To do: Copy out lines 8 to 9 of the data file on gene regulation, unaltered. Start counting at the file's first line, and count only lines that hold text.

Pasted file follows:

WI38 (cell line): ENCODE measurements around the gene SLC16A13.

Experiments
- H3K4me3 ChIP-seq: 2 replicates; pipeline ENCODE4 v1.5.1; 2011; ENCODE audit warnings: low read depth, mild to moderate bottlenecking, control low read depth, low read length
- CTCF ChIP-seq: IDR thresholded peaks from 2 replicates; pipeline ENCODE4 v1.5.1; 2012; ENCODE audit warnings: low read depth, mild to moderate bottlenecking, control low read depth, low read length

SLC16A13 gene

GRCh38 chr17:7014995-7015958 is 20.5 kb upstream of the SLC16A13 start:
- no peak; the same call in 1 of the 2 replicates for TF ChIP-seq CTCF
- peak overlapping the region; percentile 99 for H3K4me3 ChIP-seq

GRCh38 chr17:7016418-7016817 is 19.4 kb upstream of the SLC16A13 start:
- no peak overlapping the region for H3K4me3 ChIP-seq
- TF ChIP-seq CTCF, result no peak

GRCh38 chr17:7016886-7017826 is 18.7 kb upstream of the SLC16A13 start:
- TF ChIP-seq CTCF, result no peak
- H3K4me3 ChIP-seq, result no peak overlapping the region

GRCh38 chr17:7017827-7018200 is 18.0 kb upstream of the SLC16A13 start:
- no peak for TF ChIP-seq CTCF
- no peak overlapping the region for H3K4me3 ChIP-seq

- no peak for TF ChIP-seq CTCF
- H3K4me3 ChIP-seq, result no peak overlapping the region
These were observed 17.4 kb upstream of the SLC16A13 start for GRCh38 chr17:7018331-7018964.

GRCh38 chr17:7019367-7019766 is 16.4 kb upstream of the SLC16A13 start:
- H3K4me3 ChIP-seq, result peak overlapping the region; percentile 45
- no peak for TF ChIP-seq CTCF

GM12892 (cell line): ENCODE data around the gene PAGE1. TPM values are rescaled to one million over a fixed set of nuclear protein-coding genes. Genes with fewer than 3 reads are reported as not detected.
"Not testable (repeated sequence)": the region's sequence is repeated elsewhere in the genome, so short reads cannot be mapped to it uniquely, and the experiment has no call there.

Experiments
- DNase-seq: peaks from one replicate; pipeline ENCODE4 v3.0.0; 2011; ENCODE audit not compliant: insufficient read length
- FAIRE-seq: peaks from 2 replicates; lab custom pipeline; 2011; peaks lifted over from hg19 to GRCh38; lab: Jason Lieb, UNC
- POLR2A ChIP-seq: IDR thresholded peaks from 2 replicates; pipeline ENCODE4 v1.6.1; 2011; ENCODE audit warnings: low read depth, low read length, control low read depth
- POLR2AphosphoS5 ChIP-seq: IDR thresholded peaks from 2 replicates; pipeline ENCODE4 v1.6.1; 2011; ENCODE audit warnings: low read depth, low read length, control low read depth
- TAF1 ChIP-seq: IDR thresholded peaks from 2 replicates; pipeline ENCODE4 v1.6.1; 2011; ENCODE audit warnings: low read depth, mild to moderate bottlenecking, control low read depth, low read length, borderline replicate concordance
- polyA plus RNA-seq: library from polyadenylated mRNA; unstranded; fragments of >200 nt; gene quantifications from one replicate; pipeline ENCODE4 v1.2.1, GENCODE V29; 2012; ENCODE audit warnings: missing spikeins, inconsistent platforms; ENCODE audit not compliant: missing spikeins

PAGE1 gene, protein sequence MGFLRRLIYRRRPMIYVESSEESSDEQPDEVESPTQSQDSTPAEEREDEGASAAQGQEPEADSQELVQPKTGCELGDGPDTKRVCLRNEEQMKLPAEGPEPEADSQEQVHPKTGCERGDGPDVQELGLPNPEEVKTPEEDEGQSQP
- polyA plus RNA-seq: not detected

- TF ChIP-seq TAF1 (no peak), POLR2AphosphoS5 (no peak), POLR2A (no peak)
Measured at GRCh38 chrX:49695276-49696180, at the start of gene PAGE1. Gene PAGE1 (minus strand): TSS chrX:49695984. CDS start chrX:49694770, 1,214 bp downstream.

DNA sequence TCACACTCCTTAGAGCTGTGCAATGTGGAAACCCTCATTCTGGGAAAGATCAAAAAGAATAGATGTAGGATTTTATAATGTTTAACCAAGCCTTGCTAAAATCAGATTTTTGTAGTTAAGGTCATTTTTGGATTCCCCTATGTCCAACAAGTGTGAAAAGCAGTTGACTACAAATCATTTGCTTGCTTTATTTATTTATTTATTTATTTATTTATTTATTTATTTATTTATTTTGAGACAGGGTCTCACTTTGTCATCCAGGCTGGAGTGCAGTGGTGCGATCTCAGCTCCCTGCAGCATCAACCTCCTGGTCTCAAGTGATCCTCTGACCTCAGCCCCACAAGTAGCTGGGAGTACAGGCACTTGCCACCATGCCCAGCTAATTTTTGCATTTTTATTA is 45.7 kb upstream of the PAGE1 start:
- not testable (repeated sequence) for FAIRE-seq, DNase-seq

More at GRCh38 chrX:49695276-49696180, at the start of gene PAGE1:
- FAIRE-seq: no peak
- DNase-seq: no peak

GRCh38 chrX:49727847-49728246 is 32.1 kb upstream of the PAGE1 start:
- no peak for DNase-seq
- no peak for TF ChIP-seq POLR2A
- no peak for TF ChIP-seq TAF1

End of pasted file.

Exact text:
- peak overlapping the region; percentile 99 for H3K4me3 ChIP-seq

GRCh38 chr17:7016418-7016817 is 19.4 kb upstream of the SLC16A13 start: